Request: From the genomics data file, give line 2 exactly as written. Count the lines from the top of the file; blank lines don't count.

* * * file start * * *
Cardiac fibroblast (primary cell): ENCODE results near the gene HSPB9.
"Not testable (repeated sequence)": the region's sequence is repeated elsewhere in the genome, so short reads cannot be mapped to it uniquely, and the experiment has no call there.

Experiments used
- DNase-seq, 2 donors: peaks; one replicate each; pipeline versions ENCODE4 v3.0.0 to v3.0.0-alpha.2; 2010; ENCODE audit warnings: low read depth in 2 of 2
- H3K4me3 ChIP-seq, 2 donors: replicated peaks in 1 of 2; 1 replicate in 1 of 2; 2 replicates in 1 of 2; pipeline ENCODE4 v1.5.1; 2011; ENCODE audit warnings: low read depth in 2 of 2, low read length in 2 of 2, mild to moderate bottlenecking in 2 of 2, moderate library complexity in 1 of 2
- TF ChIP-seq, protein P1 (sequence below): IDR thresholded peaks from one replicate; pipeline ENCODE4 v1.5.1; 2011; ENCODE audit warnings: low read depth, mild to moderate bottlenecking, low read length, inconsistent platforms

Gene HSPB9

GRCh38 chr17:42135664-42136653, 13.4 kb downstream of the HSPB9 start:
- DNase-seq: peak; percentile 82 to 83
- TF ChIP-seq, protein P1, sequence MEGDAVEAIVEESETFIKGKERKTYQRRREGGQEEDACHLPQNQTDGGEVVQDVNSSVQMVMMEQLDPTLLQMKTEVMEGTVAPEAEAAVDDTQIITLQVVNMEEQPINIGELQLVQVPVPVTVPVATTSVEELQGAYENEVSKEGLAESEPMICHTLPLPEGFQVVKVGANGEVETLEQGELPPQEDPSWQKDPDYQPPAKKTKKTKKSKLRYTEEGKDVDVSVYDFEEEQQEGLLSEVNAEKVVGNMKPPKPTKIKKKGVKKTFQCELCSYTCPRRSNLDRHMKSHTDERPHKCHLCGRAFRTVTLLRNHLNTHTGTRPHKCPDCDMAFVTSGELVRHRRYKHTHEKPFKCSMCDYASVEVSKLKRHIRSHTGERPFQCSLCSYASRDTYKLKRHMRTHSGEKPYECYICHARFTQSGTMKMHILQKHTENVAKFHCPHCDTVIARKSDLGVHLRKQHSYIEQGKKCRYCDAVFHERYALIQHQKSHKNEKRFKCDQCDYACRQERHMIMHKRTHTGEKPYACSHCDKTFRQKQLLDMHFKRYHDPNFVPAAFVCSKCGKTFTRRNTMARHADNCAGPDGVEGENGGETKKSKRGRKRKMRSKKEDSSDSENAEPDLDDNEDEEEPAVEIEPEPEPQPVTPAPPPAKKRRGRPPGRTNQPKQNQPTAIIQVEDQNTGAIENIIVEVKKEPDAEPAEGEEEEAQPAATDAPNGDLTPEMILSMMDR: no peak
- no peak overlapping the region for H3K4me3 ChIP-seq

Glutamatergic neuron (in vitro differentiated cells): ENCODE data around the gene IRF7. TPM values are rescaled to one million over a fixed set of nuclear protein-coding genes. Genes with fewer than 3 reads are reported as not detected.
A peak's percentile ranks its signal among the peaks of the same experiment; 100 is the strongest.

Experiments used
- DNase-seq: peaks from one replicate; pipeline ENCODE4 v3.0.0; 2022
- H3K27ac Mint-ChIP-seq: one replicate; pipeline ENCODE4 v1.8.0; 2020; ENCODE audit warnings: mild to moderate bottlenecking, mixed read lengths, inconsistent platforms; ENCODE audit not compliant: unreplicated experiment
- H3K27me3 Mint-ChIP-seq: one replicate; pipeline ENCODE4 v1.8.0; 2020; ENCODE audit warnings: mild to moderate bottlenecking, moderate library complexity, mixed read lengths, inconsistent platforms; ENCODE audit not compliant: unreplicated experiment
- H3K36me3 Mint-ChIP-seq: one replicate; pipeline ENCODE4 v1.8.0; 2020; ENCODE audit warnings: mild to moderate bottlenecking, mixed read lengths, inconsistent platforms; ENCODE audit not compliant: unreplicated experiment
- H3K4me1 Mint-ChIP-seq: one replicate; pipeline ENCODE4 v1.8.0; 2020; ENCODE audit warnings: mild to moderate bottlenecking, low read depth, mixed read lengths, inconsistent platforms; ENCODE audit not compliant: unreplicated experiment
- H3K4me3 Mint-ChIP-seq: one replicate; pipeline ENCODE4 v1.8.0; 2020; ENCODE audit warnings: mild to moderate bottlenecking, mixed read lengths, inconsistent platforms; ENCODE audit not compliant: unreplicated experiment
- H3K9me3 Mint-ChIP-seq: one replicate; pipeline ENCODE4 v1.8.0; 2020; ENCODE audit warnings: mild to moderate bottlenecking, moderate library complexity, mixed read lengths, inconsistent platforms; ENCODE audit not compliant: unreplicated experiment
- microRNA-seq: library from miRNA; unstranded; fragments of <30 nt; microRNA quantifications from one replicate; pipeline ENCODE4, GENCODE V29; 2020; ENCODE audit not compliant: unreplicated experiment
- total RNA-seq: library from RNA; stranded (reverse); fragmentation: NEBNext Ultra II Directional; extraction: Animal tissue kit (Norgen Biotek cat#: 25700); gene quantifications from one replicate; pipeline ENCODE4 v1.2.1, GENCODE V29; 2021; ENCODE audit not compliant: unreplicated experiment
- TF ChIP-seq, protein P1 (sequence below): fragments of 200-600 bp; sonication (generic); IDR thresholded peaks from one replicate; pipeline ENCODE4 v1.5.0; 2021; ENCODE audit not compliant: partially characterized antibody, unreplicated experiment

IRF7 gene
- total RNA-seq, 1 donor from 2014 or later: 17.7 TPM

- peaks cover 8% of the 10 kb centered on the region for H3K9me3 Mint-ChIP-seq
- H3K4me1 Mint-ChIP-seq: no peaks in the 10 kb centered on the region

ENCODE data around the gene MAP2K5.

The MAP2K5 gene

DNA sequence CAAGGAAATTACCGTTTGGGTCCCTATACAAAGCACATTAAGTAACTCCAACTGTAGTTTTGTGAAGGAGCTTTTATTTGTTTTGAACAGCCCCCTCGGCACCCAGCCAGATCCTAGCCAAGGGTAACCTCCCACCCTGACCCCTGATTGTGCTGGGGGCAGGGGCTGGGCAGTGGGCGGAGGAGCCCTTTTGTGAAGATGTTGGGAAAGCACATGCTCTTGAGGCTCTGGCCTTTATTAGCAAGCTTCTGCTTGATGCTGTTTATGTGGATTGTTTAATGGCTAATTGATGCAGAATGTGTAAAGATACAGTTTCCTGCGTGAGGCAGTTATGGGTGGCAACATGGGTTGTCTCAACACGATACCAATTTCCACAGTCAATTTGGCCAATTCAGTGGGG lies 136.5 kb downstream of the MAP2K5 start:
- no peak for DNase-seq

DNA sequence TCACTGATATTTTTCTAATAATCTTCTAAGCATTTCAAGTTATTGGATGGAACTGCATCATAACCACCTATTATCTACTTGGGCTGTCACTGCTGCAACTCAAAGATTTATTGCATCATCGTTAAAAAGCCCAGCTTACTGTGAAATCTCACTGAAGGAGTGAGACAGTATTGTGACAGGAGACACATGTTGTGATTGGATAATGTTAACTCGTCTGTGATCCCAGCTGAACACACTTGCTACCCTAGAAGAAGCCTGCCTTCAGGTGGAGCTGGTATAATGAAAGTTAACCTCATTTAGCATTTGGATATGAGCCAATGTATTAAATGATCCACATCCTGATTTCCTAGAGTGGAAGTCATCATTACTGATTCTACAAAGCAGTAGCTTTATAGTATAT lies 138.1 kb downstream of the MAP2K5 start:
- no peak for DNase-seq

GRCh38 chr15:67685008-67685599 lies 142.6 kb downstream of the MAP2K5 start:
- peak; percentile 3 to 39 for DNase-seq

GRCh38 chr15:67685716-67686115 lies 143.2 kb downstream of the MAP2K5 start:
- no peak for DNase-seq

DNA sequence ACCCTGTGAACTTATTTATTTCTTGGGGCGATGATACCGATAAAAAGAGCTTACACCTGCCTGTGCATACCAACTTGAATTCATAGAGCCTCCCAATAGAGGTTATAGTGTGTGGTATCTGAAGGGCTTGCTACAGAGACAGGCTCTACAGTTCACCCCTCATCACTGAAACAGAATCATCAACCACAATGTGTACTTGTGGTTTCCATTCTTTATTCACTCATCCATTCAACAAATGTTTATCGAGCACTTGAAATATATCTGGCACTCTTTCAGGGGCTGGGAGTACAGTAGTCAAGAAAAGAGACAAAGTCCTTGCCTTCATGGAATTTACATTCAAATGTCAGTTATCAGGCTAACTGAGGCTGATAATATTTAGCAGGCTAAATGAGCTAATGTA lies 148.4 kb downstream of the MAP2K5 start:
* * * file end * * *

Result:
"Not testable (repeated sequence)": the region's sequence is repeated elsewhere in the genome, so short reads cannot be mapped to it uniquely, and the experiment has no call there.